Usually, the movie is released after the book. But that was not the case with “Sanubari Jakarta” (“Jakarta Deep Down”).
The film has been playing at Cinema 21 and Blitzmegaplex theaters for almost two weeks now, but the book will only be released by Gramedia on Thursday.
“We wanted to publish the book at the same time that the movie was released,” said Laila Nurazizah, the author of “Sanubari Jakarta.” “But it was still being prepared for printing.”
Laila, 21, is a criminology student at the at University of Indonesia, as well as a promising young writer. Her first novel, “Memorabilia,” a teen romance, was released in 2010. Last year, a friend introduced her to producer Lola Amaria, who was impressed by Laila’s intelligence and creativity.
“I could tell that she was clever and willing to learn more,” Lola said. “She also has a vivid imagination, the main requirement for a good writer.”
Lola also read Laila’s blog and was impressed by her keen observations and reflections. Seeing an opportunity for a collaboration, the producer asked Laila to turn a short story by Hally Ahmad, “Malam Ini Aku Cantik” (“I’m Beautiful Tonight”), into a screenplay for the “Sanubari” project.
“[Lola] asked me to write nine other film scripts to be included in the same movie,” Laila said. “I was super excited, and overwhelmed. I’d never done this kind of thing before, yet she trusted me.”
Laila had only written screenplays in her high school scriptwriting classes but she was up for the challenge.
The next step was for Lola to introduce Laila to the 10 directors who would be handling each of “Sanubari’s” short films, so they could flesh out each story.
“We discussed what they wanted in the movie,” Laila said. “Then I went and did research and conducted interviews so I could write the scripts.”
As if that weren’t enough, Laila also wrote each vignette as a short story.
“It’s a simultaneous process,” she said. “Most of the time, I wrote the short stories first so I could portray an atmosphere for the script.”
The movie’s 10 short films explore lesbian, gay, bisexual and transgender relationships in Jakarta.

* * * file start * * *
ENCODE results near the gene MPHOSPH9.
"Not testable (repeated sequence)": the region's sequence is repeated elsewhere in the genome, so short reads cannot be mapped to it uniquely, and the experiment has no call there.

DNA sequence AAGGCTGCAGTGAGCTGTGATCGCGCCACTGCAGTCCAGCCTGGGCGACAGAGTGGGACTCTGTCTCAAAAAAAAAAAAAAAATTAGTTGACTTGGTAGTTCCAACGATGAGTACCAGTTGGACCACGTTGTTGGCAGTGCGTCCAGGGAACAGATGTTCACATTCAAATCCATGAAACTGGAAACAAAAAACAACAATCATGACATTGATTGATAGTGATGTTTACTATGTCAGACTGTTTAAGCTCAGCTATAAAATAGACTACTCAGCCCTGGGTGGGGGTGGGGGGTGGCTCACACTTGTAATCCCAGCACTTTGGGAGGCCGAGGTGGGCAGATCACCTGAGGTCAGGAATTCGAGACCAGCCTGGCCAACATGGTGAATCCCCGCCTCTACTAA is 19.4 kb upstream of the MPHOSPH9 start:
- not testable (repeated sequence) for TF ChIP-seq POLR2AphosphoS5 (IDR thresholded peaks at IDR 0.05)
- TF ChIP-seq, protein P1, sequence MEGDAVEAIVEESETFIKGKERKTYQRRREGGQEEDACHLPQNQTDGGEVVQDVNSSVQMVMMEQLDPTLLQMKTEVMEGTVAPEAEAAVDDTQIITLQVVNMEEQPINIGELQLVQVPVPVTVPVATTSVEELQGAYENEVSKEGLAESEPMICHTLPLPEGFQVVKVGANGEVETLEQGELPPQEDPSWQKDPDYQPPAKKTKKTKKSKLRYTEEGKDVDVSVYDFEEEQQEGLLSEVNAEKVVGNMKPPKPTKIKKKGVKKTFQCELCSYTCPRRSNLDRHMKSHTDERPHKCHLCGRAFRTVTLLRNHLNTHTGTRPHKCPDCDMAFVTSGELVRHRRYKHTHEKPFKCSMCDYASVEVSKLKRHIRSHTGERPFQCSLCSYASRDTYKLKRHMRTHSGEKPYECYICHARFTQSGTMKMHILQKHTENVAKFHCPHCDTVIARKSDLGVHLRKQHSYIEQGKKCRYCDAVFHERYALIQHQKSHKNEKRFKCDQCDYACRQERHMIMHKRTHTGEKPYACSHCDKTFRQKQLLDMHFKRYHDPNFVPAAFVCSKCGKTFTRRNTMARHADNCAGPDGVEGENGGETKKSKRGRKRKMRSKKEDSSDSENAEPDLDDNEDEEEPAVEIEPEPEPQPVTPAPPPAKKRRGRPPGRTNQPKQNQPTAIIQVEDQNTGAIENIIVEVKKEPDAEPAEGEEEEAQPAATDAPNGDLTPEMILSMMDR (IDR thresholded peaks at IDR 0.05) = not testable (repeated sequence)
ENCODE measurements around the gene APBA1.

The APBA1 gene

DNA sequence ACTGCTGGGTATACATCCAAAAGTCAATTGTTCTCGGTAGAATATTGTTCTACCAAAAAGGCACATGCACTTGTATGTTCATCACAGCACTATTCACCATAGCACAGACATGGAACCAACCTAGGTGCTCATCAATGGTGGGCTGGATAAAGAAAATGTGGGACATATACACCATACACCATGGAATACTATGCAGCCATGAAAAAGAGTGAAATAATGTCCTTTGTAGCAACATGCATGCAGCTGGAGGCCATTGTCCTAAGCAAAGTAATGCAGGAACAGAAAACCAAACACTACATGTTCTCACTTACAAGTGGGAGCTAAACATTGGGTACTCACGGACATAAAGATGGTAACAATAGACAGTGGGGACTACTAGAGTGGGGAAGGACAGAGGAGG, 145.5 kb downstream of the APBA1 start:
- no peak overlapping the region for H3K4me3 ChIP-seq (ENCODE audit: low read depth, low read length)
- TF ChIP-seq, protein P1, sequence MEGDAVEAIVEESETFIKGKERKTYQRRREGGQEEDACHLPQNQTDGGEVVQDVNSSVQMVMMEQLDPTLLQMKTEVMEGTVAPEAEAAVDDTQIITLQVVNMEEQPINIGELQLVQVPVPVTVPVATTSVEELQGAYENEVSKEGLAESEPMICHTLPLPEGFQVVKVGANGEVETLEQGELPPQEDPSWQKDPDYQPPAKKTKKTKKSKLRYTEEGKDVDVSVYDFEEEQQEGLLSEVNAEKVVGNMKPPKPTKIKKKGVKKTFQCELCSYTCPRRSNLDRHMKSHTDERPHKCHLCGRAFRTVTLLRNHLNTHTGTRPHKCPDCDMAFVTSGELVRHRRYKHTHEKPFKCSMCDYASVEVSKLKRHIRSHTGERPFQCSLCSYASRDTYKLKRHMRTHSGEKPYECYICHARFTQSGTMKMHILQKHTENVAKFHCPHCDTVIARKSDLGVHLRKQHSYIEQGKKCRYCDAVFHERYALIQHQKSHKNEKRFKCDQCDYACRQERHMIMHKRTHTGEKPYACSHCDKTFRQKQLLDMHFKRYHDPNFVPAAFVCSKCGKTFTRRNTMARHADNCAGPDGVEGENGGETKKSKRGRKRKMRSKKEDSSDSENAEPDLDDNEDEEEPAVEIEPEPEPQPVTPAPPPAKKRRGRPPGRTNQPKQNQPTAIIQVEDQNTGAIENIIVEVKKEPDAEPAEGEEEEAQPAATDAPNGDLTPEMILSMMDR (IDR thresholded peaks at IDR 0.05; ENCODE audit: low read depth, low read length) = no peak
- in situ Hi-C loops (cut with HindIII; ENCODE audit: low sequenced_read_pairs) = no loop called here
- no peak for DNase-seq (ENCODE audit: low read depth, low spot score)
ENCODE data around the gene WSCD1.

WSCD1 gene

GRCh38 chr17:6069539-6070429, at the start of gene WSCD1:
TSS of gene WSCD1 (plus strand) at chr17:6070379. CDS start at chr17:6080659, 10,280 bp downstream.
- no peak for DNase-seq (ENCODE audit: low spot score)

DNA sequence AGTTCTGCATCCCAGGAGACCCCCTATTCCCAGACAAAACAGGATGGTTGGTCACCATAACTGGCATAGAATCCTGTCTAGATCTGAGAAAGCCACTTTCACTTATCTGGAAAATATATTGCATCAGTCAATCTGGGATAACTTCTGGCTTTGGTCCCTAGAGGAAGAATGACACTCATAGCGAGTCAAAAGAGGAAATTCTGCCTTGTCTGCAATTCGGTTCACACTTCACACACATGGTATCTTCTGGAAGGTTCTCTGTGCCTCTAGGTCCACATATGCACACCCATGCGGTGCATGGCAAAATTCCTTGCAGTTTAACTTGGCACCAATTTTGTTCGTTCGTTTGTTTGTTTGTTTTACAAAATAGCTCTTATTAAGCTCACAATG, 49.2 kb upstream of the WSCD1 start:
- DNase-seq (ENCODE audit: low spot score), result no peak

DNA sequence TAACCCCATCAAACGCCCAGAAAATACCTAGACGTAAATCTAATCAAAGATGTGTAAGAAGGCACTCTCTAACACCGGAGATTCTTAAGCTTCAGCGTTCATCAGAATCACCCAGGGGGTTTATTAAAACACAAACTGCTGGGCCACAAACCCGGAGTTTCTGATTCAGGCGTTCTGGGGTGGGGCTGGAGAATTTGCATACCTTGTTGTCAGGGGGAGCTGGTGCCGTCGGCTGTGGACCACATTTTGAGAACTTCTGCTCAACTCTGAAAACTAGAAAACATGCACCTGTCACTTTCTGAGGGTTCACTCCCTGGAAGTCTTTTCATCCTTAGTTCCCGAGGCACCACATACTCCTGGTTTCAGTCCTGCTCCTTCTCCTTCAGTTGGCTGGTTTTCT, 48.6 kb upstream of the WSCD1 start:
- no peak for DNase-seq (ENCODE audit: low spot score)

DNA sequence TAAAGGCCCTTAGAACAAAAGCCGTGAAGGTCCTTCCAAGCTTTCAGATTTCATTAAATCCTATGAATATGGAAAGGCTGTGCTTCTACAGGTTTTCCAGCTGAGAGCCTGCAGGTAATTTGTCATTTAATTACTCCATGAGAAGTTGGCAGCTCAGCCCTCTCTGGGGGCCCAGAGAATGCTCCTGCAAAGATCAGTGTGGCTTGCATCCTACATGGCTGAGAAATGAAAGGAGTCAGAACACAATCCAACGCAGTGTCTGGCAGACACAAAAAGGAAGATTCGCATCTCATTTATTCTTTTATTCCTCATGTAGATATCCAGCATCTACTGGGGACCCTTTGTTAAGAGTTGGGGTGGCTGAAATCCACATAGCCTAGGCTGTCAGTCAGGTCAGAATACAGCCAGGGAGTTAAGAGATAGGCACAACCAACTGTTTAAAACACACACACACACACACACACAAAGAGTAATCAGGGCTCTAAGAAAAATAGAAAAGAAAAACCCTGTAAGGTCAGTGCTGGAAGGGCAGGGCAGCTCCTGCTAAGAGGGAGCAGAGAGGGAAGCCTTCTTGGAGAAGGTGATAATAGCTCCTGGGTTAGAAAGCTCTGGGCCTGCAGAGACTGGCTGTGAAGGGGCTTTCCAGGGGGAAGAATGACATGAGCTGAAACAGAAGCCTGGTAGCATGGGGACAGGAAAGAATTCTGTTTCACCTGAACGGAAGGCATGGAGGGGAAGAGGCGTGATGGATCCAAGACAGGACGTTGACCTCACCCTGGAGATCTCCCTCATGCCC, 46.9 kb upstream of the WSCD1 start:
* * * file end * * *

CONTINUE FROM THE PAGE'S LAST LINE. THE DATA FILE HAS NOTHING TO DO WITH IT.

“Personally, I’m not for or against them,” Laila said. “I just want to show that they exist in the movie and the book.”
“Sanubari Jakarta” depicts relatable people with relatable joys, sorrows and struggles as they make their way in Indonesian society.
“Laila came to me after we had finished filming the movie and said, ‘let’s make a book out of all these stories, so that people who miss the movie can read it in the novel.’ I thought it was a very good idea,” Lola said.
Laila presented her manuscript to Gramedia in March. Mirna Yulistianti, Gramedia’s literature and imprint editorial superintendent, was impressed.
“Not many people can write LGBT stories as eloquently as Laila did,” Mirna said. “As we all know, LGBT is a reality. Yet, many people in Indonesia still shun them. We believe the book will advocate for LGBT communities in Indonesia.”
The book contains the same stories as the movie, but each story is told with its own descriptive narrative. In this sense, “Sanubari Jakarta” the novel offers readers a deeper look at the characters. Some stories are told in the first person, giving a glimpse into the LGBT experience, where most of the characters are forced to hide their true identities.
Dimas Hary, a social worker from the Kresna Duta Foundation, a film organization that collaborated on the movie, welcomed the book.
“There are many short-story compilations out there,” Dimas said. “But so few of them are concerned with LGBT issues, and ‘Sanubari Jakarta’ is among the best ones that does.”
But not everyone is happy about “Sanubari Jakarta.”
“I think it’s too much propaganda on LGBT issues,” said Syachrul, a Web editor who attended the book launch. “The film is rated ‘D’ [dewasa, for adults only]. But, anyone can buy this book. I’m afraid that children and young people will read this book and develop LGBT tendencies themselves.”
Laila said she doesn’t expect everyone to like her book, which contains some descriptive sexual scenes. “[My book] doesn’t only offer what’s superficial and on the surface, but also deep insight into what’s really happening in our society today,” she said.
‘Sanubari Jakarta’ (in Indonesian)